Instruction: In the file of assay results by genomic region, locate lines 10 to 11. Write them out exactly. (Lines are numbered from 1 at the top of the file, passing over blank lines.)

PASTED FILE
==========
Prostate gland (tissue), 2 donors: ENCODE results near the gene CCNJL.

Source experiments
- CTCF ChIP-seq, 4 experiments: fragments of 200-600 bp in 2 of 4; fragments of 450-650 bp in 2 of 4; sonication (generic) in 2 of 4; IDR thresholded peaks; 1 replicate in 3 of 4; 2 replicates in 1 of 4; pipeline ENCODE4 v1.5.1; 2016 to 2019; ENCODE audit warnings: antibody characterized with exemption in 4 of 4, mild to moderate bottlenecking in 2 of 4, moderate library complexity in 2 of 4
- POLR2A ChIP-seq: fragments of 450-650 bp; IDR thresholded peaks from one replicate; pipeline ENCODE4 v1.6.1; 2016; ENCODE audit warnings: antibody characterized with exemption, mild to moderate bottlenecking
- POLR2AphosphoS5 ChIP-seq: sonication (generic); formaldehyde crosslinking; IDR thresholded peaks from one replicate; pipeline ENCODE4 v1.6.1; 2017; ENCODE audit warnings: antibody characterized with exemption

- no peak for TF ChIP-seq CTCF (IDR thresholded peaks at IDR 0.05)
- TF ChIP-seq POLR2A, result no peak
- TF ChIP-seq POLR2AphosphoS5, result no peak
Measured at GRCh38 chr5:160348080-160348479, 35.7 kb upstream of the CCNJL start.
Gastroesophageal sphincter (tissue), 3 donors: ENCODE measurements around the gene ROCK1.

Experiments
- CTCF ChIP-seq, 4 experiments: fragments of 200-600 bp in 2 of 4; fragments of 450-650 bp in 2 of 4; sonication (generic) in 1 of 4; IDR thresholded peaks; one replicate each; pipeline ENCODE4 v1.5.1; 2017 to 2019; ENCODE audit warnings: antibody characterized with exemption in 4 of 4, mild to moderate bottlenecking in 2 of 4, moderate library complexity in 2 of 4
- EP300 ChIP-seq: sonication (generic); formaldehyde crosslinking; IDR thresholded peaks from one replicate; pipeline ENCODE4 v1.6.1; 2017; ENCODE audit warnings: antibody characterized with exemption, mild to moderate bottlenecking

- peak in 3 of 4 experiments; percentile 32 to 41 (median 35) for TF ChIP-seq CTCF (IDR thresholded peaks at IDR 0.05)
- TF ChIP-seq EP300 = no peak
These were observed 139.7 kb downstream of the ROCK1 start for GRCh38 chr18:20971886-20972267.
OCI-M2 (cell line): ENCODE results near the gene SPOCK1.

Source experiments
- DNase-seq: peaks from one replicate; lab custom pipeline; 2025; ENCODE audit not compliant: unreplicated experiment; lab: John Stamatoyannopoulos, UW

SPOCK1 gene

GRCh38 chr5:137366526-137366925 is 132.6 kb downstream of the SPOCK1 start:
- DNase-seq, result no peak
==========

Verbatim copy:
Gastroesophageal sphincter (tissue), 3 donors: ENCODE measurements around the gene ROCK1.

Experiments